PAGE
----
By Pragya Jain
I think it wouldn’t be a hyperbole to assume that all of us have at some point ran miles with our thumbs on Instagram, in pursuit of nothing in particular. And this marathon helped us chance upon an artist’s online portfolio. That is exactly how I came across GUNJ, and was right away mesmerised by the beautiful and ethereal looking colour palette and sublime handmade crafting.
And while scrolling through, I was pleasantly surprised to find out that a former schoolmate of mine was the magician behind the collection. Reconnecting with Ms. Gunjan Jain for #SuccessStories for the Womb was an absolute pleasure. The Womb through this series seeks to celebrate the entrepreneurial spirit in women.
Given the shared educational background, I was curious to find out how in an environment that constantly pushes young minds to pursue STEM or other professional courses, Gunjan was able to definitively make a choice to dive into fashion. Her answer was nothing short of a poetic homage to her choice, she said, “As a kid I was fond of dressing up which then slowly transfigured into observing sartorial choices of people around me, noticing my mother draping saree ever so graciously, flipping through fashion-lifestyle and even interior-architecture magazines.” Gunjan also emphasized the bearing that her family’s textile trade had on her decision to pursue a career in fashion.
Gunjan’s creations and the unique terminology behind her collections prompted me to ask what inspires her to create. Her muse, she says, is anything that stirs her soul and inspires her – “Be it the beauty that I perceive with my senses, in nature, culture, craftsmanship, heritage, in my roots; or simply a feeling, a cause.” Her collections ‘Noor’ & ‘A piece of sky’ are embodiments of self-love and simple pleasures of life.
Entrepreneurship is a daunting venture and inexperience often casts a shadow on the ambitions of many. Gunjan was far beyond her years when she said that the challenges that one comes across aren’t something which require some special skills for mitigation, but just dedication and time. Persistence reiterates Gunjan, is the key. Her optimism is further reflected in the mantra she chooses to live by – ‘The challenges we face in life are lessons that serve us.’ She says, “this thought keeps me going. Every day there would be something or the other but the way we tackle it is always our choice.”
Being a staunch supporter of handicrafts over fast fashion, her critique of the same was sharp and apt. She consciously points that, “Mass production in fast fashion has definitely taken a lot from us, not only it has negative impacts on our planet (landfills, greenhouse gas emission), but it also has captured market which once belonged to domestic retailers, who supported local workforce (artisans, skilled labour).”
Gunjan passionately brings forward the forgotten art of ensembles. “With fast fashion being in existence, we have forgotten the ‘bond’ our mothers-grandmothers once forged with their ensembles. Not only their ensembles lasted longer but were also mended and lovingly taken care of; contrary to the prevailing throwaway culture.”
She explained that fashion played a role far more complex than just clothing, it gave people the chance to immerse themselves in the process. “This bond also took place as they themselves were involved in its intricacies. Their clothing was thus an extension of self; how could something so precious be thrown away!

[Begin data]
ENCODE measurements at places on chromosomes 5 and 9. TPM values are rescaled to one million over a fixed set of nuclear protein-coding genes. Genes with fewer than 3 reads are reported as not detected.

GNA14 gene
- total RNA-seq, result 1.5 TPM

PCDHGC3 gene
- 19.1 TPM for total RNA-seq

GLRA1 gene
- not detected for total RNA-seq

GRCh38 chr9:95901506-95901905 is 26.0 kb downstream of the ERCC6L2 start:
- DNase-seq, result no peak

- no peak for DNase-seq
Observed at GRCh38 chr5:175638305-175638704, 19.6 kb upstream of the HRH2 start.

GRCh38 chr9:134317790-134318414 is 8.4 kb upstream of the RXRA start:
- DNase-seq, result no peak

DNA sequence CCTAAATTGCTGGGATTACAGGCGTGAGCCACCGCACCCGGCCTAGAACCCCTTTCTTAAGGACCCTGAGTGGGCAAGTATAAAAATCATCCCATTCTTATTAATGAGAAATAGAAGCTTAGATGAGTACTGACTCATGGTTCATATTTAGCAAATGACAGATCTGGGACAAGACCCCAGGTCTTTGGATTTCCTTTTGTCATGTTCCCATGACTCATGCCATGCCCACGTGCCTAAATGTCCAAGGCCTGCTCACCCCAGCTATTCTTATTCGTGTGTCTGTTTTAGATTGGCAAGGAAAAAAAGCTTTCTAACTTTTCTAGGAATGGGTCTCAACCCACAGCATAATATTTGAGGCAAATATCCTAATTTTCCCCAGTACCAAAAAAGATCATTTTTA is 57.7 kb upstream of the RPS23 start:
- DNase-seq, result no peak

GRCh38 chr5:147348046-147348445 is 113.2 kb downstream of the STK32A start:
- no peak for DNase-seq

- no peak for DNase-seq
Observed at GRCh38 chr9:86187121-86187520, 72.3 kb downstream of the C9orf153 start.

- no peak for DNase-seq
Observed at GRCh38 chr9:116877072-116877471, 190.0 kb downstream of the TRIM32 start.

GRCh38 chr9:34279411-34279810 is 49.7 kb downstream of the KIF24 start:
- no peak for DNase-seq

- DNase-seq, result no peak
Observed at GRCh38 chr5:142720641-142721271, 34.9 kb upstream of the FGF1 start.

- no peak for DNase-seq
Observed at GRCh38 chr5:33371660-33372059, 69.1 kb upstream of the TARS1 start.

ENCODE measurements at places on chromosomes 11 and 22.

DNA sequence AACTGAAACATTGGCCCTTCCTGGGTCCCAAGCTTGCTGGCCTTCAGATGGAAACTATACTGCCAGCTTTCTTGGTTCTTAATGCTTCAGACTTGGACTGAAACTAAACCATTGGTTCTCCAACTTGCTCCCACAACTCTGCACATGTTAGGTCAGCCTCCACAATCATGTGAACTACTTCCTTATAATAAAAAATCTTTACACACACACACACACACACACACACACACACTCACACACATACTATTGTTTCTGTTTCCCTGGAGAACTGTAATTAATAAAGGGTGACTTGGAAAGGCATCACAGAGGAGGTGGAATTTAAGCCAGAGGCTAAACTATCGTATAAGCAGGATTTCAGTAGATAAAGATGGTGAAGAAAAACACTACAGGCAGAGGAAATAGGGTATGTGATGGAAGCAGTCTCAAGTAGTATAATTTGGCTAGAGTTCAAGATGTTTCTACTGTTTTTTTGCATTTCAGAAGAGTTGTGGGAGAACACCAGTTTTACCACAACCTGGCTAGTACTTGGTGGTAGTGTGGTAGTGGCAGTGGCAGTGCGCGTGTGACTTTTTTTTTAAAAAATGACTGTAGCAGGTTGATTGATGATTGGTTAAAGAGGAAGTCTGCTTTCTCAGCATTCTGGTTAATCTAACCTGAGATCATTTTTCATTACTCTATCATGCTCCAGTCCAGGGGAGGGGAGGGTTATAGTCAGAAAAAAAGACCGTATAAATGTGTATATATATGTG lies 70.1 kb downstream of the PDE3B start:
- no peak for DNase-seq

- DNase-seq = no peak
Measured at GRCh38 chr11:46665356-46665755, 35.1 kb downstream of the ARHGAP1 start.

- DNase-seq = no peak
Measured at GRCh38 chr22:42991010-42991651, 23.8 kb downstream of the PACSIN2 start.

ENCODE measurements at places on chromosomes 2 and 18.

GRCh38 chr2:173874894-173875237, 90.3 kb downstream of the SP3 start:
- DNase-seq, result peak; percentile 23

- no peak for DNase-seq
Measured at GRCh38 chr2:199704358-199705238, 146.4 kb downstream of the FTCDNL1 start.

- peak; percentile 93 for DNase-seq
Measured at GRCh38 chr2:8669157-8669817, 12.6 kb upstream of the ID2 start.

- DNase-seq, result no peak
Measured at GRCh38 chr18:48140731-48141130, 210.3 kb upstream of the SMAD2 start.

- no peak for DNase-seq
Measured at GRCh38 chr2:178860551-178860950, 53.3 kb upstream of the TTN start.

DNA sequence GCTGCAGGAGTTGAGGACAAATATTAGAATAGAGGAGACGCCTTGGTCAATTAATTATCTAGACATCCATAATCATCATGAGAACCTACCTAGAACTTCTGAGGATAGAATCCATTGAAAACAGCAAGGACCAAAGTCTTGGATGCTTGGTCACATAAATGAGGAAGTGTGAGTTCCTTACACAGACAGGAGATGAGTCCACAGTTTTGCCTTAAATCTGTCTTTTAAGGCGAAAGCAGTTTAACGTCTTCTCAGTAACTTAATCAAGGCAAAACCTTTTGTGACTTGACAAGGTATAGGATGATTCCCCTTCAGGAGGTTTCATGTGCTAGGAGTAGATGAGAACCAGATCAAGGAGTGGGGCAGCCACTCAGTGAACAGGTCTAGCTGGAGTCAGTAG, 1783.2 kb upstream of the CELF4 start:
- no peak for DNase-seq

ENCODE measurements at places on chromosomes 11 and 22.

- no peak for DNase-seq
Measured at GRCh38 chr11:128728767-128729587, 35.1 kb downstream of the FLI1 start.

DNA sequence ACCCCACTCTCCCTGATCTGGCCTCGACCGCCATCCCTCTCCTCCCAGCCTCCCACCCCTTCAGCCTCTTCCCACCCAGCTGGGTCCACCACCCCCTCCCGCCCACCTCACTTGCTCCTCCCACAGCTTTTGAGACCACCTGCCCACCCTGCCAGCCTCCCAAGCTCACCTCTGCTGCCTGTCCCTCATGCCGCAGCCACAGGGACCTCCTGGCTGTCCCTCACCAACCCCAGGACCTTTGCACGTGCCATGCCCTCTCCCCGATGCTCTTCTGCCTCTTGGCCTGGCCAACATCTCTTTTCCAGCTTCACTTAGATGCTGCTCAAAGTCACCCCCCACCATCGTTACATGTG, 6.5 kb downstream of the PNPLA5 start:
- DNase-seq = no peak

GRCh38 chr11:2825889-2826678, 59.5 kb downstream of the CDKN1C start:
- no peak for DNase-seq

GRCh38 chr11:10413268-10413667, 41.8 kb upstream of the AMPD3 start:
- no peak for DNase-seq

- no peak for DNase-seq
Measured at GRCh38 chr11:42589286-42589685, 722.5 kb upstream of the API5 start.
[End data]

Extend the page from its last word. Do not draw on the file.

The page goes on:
With fast fashion, we are trying to adopt someone else’s expression and desperately trying to add our individuality to it with styling.”
She asks a question more pertinent than ever – what holds more value? Inexpensive yet trendy, unethically mass-produced apparels or garments that are home-grown, hand-made, in higher quality, infused with artisan’s learned craftsmanship, their dedication, something with increased longevity and something that can be treasured?
The answer to her is simple – “Fast fashion with its 52 seasons per year can be trendy but can never be more in value or in luxury, when compared to the ethically produced slow fashion.”
GUNJ prides itself for its intricate motifs that are appreciative of the local art and heritage. Gunjan fondly recalls her engagements with several artisans and how their sincerity and dedication towards their craft inspires her. “I love visiting their workplace. And on one such expedition, I was surprised to see master craft person himself dyeing clothes, which usually is done by people who are employed under him. He was very fond of the process he learned growing up and never misses a chance to get back to skills – be it dyeing, block printing or block making. This simplicity, to me, is so inspiring.”
Gunjan wholeheartedly spoke of the joy that engaging with her craft brings her. “I just love working around with various crafts, these to me are routes which can be traced back to our culture, our history, I find joy in being able to work and explore with learned artisans.
Then there comes the joy of seeing my designs, when completed, in the form of an ensemble. And lastly, the delight that comes with customers being satisfied with the outcome.”
Perhaps the most important lesson I learned from my interaction with her was that the future of fashion lies in its sustainability, one that Fast Fashion can never match. And that
Being a young entrepreneur is daunting, truly, but taking her zeal and sensibilities in stride, Gunjan has set out on a professional journey that The Womb Team wishes her well for!
Her designs can be found at https://www.facebook.com/Gunj.byGunjan/ or via @gunj_bygunjan on Instagram.